Tongue and Cheek Episode 1 (Phatics)
Tongue and Cheek Episode 2: Breath and Incidental Vocalizations—with Jonathan Gordon— (Vocalise: Producing)
Tongue and Cheek Episode 3: Articulating, Containing, Hesitating—with Morgan Garrett— (Vocalise: Shaping)
Tongue and Cheek Episode 11: Offsite (Vocalise)
Tongue and Cheek Episode 13: Cordially (Socialise)
Tongue and Cheek Episode 14: Valve Lash (Vocalise)
Tongue and Cheek Episode 16: Waist Voice—with David Dixon— (Vocalise)
Tongue and Cheek Episode 18: Borrowing Tellings—with Dan J. Ruppel (Ventriloquize)
Tongue and Cheek Episode 19: Resonators—with Zack Winokur (Vocalise)
Tongue and Cheek Episode 20: Windows Mirrors Floors (Vocalise)
Tongue and Cheek Episode 21: Crowds
Tongue and Cheek Episode 22: Liquid Breath (Vocalise)

Tongue and Cheek Episode 22

Tongue and Cheek Episode 22
WGXC Tuesday, June 2nd, 2020, 2PM–3PM

Liquid Breath—A note on liquid breath and a selection of breathing exercises from past broadcasts. 

(Vocalise)

Tongue and Cheek Episode 21

Tongue and Cheek Episode 21
Montez Saturday, April 25th, 2020, 11AM–12PM
WGXC Tuesday, May 5th, 2020, 3PM–4PM

Crowds
Missing crowds, fractured voices and bodies, synchronous and asynchronous crowds, eyes and voice tracing in two directions at once, sitcom without a laugh track, quilts and syncopating sentences, crowding ourselves, “sensation already overfull,” Silvesterklausen walking with bells from house to house in the Appenzell from Thomas Lüchinger’s Guets Neus, effects of alcohol on the sound of a crowd, making a crowd of the body. 

Tongue and Cheek Episode 20

Tongue and Cheek Episode 20
Montez Saturday, March 28th, 2020, 11AM–12PM
WGXC Tuesday, April 7th, 2020, 3PM–4PM

Windows Mirrors Floors 
Hardwood, its pores, chatoyance, spalting, and checking, defining exercises, dancing in and out of windows, finding and holding a personal horizon-line, tracing one’s profile in the mirror, “aee…I,” “hey,” “no, no, no,” conversations in the mouth, wide and narrow soap swings (“ka”-“ta” / “ga”-“lu”), putting the horizon on the mirror. Handel’s “Water Music,” Canned Heat, Carol Douglas, Joaquín Sabina and Rocío Dúrcal. 

(Vocalise)

Tongue and Cheek Episode 19

Tongue and Cheek Episode 19
WGXC Tuesday, March 3rd, 2020, 2PM–3PM
Montez Saturday, July 25th, 2020, 11AM–12PM

Resonators—with Zack Winokur—Releasing tension—breathing into your hands, visceral sphere, floating (in your breath and liquid-air around you), pulling a string of “tzss” out from your mouth, hanging from the ceiling like a puppet, mouth at the back of your head. Rooting (pushing down into the ground) and uprooting (pushing up against your own body) “see out of you back eyes…this is you back nose, smell out of your back nose…this is your back mouth. I want you to first taste out of back tongue” vocalizing out of your back mouth. Pushing on your fingers with your eyes. Finding the heaviness of limbs. Rudder. Elbow as the pelvis. Standing close to an opera singer. An opera singer’s bodily control (finding space) and inability to control. Singing with and without a pelvis. Singing through a straw.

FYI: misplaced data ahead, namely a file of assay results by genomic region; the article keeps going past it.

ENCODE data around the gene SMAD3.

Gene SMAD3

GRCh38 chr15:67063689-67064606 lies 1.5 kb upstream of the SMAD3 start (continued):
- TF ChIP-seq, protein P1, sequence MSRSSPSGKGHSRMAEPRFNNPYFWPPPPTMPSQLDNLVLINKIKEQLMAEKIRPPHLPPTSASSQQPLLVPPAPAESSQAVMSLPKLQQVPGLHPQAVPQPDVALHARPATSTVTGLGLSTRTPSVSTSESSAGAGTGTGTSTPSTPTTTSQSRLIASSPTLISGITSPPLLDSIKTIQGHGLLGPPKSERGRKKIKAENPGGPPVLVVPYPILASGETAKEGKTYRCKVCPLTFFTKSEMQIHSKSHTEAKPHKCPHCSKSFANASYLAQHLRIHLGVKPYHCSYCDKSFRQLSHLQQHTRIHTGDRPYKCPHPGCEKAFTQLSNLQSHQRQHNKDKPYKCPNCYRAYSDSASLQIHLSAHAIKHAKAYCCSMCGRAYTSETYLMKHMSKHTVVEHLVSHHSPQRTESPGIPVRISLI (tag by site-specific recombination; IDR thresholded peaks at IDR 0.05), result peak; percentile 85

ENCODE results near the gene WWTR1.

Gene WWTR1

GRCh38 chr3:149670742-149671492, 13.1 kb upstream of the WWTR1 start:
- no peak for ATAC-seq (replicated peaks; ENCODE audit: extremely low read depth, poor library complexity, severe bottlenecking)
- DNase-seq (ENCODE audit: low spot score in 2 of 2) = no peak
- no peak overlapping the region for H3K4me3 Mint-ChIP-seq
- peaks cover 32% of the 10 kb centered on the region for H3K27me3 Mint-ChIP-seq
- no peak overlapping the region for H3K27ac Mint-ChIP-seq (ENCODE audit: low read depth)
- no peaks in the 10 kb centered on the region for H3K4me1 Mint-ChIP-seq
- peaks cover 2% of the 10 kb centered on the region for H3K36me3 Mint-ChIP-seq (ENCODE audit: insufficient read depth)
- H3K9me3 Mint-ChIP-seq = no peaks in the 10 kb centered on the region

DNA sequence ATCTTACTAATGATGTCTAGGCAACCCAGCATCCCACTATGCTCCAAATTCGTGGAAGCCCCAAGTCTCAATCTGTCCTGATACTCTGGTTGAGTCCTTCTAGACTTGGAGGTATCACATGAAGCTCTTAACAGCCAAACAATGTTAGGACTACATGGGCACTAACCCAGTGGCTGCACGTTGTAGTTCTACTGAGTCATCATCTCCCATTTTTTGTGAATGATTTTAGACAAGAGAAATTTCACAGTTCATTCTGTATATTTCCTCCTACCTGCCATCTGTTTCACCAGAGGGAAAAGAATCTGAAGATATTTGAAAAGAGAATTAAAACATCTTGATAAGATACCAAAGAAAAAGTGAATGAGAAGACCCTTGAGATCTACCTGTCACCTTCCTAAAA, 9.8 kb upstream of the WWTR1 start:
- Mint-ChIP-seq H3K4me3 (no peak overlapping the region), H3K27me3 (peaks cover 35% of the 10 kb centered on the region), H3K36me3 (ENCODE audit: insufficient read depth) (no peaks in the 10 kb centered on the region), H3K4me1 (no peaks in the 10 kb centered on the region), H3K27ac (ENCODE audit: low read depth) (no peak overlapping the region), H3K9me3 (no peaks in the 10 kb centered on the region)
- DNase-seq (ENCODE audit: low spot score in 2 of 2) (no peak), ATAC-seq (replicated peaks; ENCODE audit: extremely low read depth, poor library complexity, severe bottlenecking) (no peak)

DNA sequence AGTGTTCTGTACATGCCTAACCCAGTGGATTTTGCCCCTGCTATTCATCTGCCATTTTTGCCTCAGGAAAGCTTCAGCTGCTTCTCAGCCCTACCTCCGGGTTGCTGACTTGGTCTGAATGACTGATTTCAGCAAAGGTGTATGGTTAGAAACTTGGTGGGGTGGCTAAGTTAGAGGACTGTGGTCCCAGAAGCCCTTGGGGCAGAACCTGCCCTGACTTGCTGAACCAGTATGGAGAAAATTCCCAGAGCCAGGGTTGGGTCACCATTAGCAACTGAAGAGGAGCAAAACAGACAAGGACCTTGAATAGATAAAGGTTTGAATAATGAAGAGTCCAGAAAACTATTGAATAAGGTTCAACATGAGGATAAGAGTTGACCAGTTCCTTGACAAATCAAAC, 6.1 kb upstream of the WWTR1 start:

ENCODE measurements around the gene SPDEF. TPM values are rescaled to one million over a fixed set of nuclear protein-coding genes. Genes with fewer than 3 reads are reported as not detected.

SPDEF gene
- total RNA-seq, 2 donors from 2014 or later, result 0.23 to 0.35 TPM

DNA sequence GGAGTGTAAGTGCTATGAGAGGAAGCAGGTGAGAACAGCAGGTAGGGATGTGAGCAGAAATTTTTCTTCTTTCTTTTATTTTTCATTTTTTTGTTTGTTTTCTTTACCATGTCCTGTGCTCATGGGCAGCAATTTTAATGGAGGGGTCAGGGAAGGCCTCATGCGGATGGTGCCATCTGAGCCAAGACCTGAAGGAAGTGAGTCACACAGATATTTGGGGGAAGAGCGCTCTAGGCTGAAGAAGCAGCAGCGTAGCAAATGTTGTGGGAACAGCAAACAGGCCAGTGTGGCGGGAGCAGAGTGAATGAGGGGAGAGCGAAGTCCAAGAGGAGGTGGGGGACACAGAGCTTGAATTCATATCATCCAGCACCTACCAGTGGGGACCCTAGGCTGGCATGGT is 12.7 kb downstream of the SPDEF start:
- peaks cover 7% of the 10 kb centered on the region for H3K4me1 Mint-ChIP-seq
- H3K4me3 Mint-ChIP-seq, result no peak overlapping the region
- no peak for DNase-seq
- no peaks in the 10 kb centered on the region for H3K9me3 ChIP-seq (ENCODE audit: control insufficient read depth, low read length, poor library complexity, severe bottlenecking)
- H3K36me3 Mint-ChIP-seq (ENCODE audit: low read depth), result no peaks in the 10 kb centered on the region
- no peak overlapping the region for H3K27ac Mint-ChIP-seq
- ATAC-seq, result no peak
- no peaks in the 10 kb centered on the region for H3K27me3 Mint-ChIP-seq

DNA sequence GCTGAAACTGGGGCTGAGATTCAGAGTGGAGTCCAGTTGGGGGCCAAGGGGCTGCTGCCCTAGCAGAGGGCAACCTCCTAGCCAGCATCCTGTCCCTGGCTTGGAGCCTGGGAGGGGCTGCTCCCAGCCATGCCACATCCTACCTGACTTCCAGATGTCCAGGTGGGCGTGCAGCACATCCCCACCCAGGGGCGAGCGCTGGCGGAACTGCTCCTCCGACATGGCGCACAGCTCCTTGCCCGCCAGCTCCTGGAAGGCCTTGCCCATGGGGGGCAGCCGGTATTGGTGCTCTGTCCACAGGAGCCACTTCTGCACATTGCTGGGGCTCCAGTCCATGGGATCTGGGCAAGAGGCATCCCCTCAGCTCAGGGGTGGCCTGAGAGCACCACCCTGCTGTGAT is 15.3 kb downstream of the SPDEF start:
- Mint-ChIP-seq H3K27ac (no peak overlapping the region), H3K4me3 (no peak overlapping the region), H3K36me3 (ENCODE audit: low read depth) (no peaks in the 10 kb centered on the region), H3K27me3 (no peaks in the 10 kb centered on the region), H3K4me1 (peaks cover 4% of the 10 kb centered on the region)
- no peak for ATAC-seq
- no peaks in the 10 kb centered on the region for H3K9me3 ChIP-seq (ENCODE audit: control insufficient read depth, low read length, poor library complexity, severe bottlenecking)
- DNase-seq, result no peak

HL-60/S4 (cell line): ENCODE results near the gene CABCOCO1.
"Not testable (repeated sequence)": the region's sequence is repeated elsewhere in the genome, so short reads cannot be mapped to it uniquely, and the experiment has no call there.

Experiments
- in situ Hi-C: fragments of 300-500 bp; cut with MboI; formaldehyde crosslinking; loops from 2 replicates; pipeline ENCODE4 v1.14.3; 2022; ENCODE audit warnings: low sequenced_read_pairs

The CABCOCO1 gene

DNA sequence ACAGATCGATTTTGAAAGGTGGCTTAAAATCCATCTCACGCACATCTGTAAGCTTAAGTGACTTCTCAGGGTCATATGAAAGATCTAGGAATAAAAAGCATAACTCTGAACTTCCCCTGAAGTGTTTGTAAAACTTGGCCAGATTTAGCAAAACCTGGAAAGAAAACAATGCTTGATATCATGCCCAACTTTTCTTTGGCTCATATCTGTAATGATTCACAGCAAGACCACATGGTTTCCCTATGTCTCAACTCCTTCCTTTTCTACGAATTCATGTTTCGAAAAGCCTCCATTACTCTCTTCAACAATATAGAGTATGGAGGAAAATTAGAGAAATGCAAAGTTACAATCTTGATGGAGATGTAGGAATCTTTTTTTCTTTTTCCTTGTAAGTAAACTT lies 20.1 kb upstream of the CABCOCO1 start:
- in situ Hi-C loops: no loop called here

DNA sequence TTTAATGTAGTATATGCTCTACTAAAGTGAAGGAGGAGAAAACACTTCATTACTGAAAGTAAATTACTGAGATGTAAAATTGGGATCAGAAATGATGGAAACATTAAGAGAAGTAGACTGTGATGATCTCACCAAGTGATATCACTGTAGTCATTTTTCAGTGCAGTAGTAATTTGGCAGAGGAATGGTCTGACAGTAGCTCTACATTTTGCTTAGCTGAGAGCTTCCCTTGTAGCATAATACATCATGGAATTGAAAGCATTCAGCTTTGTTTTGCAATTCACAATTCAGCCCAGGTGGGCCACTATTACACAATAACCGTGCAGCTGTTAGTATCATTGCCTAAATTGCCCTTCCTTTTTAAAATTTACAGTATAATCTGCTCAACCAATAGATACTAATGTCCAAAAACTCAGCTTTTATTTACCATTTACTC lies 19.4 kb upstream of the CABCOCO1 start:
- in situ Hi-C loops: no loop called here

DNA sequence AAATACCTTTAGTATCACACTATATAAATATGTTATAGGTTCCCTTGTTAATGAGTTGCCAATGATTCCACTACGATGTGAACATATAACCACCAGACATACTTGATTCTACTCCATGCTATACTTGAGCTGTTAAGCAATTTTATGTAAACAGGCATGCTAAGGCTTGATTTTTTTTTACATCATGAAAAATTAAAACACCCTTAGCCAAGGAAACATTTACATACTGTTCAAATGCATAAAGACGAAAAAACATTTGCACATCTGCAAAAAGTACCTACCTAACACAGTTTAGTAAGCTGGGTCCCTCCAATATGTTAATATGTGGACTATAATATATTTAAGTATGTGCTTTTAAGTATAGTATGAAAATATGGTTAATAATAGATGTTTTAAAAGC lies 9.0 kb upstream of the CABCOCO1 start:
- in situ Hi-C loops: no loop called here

Joined by Zack Winokur

Zack Winokur is a stage director, choreographer, and dancer. In 2017 Winokur, founded AMOC (American Modern Opera Company), which Winokur co-directs with composer Matthew Aucoin. AMOC is an ensemble of singers, musicians, and dancers committed to creating a body of new, discipline-colliding music-theater works that range from operatic stage work to creatively curated chamber events. Future highlights include directing Sondheim’s Sunday in the Park with George with the Los Angeles Philharmonic conducted by Gustavo Dudamel, Wagner’s Tristan und Isolde at the Santa Fe Opera, and a newly devised piece in collaboration with AMOC and the Philharmonia Baroque Orchestra, which tours the Bay Area, the Krannert Center, and comes to the Met Museum next fall. Highlights from last season include The Black Clown, an adaptation of the Langston Hughes poem starring Davóne Tines with music by Michael Schachter, at the Mostly Mozart Festival at Lincoln Center and the American Repertory Theater; Perle Noire: Meditations for Joséphine, with music by Tyshawn Sorey, text by Claudia Rankine, and starring Julia Bullock at the Metropolitan Museum of Art; a new production of Hans Werner Henze’s El Cimarrón starring Davóne Tines, also at the Met Museum; and a new piece for the Los Angeles Dance Project at the Luma Foundation in Arles, France.

(Vocalise)

Tongue and Cheek Episode 18

Tongue and Cheek Episode 18
Montez Saturday, Feb 29th, 2020, 11AM–12PM

Borrowing Tellings—with Dan J. Ruppel—Ekphrasis and persuading communication—voices bouncing around a room, voices bouncing around in history, 16th century forms of “truth telling” and recounting triumphal processions, “take a deep breath down,” triumphal arches and illustrations of triumphal carts, overworking and pumping the diaphragm, impersonating absence, the details of something that didn’t happen, Barbara Tennenbaum’s Persuasive Communication, embodying a room in the rhythms of one’s voice, “hu hu hey” and directing the voice, historians’ ekphrasis and verisimilitude, listening while speaking, Piffiaro’s “Trionfo di Bacco” and Stadtpfeiffer: Music of Renaissance Germany.